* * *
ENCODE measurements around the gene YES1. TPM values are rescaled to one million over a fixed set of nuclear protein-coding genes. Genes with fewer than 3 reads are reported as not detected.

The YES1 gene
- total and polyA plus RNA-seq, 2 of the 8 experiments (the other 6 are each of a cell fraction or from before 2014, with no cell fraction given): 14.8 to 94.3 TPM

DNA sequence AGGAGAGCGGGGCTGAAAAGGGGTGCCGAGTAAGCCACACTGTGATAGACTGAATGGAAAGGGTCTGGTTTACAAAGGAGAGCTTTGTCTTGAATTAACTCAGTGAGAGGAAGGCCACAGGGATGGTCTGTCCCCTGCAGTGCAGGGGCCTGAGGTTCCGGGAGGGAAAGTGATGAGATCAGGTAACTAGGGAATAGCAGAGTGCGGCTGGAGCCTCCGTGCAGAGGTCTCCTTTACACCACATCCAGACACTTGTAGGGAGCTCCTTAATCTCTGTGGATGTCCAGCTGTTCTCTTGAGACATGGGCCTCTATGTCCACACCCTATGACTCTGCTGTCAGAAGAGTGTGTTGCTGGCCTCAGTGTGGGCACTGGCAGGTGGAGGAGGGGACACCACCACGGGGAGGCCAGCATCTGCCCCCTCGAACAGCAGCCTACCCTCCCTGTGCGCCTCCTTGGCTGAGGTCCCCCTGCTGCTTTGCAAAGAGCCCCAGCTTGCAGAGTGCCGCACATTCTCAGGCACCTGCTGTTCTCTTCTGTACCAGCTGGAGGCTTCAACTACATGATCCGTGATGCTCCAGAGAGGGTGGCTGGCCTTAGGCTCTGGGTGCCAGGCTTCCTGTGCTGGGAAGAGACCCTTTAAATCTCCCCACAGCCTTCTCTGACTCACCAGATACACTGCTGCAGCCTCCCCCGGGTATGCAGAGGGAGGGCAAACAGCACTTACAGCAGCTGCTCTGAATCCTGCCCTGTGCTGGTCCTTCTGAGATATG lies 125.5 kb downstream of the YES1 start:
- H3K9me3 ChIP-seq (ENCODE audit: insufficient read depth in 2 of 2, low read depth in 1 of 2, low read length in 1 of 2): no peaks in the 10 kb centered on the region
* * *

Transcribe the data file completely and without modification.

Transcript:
ENCODE measurements around the gene YES1. TPM values are rescaled to one million over a fixed set of nuclear protein-coding genes. Genes with fewer than 3 reads are reported as not detected.

The YES1 gene
- total and polyA plus RNA-seq, 2 of the 8 experiments (the other 6 are each of a cell fraction or from before 2014, with no cell fraction given): 14.8 to 94.3 TPM

DNA sequence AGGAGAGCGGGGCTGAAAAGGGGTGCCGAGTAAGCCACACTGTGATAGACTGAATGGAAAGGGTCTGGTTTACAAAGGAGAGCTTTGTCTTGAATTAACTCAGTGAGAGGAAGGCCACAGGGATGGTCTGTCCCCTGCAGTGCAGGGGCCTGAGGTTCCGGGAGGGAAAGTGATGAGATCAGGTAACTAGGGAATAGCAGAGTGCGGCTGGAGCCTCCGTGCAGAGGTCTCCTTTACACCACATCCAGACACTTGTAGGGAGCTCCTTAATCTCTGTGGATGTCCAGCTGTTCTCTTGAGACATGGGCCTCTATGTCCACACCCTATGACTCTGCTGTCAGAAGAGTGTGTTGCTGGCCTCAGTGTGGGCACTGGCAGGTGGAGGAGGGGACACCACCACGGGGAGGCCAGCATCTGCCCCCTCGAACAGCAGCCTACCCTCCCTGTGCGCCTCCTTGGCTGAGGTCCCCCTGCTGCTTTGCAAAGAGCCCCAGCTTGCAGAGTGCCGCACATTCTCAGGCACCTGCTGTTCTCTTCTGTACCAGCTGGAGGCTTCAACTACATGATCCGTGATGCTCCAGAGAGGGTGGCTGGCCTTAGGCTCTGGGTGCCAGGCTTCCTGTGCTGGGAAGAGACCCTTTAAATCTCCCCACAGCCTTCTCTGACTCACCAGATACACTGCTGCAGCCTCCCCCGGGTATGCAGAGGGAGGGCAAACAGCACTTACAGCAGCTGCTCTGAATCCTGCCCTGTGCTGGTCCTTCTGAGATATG lies 125.5 kb downstream of the YES1 start:
- H3K9me3 ChIP-seq (ENCODE audit: insufficient read depth in 2 of 2, low read depth in 1 of 2, low read length in 1 of 2): no peaks in the 10 kb centered on the region